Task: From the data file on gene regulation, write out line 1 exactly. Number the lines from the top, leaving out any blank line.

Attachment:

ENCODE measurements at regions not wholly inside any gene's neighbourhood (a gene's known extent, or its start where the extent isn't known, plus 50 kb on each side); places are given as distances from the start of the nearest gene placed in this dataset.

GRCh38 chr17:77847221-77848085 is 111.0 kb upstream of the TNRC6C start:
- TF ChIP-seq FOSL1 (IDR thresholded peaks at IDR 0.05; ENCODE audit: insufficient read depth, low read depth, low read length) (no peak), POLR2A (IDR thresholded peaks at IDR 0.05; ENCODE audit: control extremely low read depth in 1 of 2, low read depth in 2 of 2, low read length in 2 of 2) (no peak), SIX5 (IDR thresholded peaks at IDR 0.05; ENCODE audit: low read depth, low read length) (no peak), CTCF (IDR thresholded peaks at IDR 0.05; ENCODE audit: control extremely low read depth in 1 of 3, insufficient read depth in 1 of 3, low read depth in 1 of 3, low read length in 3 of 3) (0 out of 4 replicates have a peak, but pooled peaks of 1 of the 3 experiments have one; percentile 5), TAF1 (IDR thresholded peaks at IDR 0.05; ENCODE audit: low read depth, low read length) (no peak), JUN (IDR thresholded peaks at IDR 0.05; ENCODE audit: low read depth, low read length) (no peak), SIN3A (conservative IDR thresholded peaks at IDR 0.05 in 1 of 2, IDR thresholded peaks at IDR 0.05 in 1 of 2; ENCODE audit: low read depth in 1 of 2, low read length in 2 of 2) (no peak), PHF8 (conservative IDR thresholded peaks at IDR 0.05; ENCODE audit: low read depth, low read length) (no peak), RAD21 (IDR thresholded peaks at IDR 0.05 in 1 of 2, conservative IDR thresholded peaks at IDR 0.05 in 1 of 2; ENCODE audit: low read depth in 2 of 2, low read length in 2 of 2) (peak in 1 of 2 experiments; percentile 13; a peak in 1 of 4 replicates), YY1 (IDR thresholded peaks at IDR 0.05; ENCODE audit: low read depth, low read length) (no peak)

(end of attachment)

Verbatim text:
ENCODE measurements at regions not wholly inside any gene's neighbourhood (a gene's known extent, or its start where the extent isn't known, plus 50 kb on each side); places are given as distances from the start of the nearest gene placed in this dataset.